• Matching and comparing the number of objects in two groups
• Counting out a number of objects from a larger group

Calculating
• Finding one more or one less than a given number
• In practical activities and discussion, use the vocabulary involved in adding and subtracting.
• Using quantities and objects to add and subtract two single-digit numbers and count on and back to find the answer.
• Sharing objects into equal groups and counting how many are in each group
• Solving problems including doubling, halving and sharing.
• Finding the total number of items in two groups by counting them all
• Using the language of ‘more’ and ‘fewer’ to compare two sets of objects

Shape, space and measures
• Comparing quantities and using words such as ‘greater’, ‘smaller’, ‘heavier’ or ‘lighter’
• Recognising and creating their own simple patterns
• Naming and describing the shape and size of solid (3D) and flat (2D) shapes
• Using everyday words to describe the position of objects
• Sorting familiar objects and describing their differences and similarities
• Making patterns and building models
• Putting two or three items in order, according to their length or weight
• Matching shapes and patterns
• Building on a basic understanding of time: putting familiar events in sequence; measuring time, using a sand-timer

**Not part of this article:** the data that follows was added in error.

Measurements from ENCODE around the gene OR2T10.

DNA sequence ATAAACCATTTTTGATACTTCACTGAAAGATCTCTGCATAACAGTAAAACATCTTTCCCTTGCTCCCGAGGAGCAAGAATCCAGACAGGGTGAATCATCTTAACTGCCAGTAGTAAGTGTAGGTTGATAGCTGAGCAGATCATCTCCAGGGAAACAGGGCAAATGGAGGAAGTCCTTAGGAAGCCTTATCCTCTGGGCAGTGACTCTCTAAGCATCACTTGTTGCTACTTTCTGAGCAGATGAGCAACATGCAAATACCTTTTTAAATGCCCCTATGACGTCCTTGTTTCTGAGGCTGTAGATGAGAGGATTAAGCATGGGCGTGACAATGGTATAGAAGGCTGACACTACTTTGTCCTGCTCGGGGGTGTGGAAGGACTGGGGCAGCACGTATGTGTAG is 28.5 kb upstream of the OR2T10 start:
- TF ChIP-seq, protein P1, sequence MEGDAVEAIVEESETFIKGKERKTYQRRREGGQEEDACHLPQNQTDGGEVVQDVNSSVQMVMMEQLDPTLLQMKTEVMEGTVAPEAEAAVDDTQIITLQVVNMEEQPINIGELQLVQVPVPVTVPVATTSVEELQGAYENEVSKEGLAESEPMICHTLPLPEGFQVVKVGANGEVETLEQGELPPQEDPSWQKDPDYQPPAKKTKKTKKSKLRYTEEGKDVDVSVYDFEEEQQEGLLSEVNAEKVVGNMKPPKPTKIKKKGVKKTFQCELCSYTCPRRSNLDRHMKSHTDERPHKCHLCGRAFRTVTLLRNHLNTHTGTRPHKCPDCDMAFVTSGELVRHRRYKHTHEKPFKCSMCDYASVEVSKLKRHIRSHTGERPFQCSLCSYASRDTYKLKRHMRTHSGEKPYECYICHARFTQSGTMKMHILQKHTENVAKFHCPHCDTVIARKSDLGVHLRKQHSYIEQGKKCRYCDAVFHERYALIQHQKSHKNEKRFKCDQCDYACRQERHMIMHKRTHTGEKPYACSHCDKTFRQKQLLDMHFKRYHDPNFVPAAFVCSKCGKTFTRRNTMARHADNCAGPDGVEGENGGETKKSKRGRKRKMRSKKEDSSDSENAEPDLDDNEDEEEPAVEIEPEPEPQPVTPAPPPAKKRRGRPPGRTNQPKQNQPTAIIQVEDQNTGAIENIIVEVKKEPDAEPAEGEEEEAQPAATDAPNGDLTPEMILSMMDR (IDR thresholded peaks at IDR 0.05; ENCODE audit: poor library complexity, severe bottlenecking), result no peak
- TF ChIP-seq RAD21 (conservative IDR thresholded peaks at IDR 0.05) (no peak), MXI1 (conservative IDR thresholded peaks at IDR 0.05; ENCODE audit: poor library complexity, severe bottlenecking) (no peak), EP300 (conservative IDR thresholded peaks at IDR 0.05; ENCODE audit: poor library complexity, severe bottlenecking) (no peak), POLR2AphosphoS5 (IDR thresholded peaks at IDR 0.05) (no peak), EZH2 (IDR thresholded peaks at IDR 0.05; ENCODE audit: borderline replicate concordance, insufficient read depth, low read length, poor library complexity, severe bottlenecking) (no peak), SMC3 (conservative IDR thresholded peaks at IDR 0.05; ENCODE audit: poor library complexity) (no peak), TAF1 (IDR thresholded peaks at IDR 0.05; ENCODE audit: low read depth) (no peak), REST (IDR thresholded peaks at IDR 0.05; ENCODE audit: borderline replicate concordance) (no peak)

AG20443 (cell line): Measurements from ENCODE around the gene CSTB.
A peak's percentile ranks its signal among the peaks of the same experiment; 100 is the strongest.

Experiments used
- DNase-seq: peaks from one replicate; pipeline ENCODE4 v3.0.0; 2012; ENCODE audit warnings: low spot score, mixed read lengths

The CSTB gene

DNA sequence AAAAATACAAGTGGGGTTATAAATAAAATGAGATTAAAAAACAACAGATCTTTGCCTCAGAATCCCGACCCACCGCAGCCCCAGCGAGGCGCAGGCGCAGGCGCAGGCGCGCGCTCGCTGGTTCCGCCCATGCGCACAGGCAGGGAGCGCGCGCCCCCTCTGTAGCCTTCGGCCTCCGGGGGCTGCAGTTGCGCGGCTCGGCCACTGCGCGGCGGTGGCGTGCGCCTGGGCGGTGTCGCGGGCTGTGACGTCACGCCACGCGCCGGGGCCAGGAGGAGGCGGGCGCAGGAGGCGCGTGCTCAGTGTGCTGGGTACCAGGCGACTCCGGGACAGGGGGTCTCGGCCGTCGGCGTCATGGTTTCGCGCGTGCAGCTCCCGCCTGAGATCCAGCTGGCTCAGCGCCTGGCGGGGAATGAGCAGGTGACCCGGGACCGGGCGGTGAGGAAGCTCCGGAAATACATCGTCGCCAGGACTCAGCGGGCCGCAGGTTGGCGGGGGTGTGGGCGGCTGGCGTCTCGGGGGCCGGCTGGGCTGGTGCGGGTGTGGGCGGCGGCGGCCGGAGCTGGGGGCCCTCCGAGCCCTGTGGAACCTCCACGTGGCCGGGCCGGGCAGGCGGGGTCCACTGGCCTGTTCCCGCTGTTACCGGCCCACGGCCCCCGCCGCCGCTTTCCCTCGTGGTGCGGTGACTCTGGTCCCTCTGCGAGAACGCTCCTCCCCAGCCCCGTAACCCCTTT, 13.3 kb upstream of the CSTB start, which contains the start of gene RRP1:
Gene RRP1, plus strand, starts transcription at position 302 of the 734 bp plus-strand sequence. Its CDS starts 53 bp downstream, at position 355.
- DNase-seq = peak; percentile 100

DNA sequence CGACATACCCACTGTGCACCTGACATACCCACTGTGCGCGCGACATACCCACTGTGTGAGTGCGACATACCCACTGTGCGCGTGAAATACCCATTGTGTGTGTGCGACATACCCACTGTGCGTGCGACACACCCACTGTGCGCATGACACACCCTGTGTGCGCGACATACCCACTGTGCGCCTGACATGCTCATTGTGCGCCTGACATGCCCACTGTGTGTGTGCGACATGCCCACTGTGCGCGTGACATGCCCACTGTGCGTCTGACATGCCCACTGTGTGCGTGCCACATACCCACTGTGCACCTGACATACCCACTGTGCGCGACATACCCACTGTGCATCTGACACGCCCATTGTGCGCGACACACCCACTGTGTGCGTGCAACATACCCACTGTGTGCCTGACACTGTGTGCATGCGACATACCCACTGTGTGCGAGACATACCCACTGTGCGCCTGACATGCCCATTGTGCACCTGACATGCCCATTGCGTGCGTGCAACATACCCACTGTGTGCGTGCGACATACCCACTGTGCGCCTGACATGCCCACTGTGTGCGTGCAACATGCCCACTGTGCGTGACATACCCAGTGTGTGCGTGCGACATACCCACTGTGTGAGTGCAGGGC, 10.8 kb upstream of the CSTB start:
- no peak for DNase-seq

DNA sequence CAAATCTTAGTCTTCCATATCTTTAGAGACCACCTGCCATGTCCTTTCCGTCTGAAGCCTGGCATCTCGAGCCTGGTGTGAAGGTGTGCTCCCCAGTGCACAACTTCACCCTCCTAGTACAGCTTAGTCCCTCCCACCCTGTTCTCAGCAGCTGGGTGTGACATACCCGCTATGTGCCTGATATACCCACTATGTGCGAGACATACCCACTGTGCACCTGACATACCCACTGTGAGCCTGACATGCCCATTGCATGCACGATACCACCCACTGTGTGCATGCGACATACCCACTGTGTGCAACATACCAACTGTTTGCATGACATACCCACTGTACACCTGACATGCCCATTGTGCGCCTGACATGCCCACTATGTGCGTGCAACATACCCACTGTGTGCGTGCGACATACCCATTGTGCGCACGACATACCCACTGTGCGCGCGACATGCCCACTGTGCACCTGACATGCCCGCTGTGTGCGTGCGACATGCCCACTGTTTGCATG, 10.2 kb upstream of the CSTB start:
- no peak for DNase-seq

• Using everyday language to talk about size, weight, capacity, position, distance, time and money.

Science in Reception

At this age, science is studied as part of ‘Knowledge and Understanding of the World’, and the aim is to help children to make sense of the world around them. They will learn to develop their skills of observation, prediction, critical thinking and discussion, which will come in useful throughout school, not only in science, but also in subjects such as history, geography, ICT and design technology. The children will conduct experiments, be encouraged to explore different methods of discovery, and they will start to use drawings and charts to present their findings. This is a fun and practical part of the curriculum, as the children will work with a range of materials both inside and out of the classroom.

Science in Reception:

Topics
Children study one or more of these topics throughout the year:
• Minibeasts (insects)
• Animals
• Plants
• People who help us
• Festivals and celebrations
• Ourselves
• Where we live
• Water
• Seasons and weather
• Communities and cultures
• Time

As part of their topic work, the children will also be developing a range of other skills:
Investigation and exploration
• How to use their senses to investigate objects and materials
• Looking at objects and observing similarities, differences, patterns and changes
• Finding out and identifying features of living things, objects and events

Design and construction
• Using a wide range of materials to build
• Choosing the right tools to make, measure, cut and join
• Making an object with a purpose and being able to describe it

ICT
• How we use ICT in everyday situations
• Programmable toys
• How to complete a simple program on a computer
• Using a mouse and keyboard and being able to click on an icon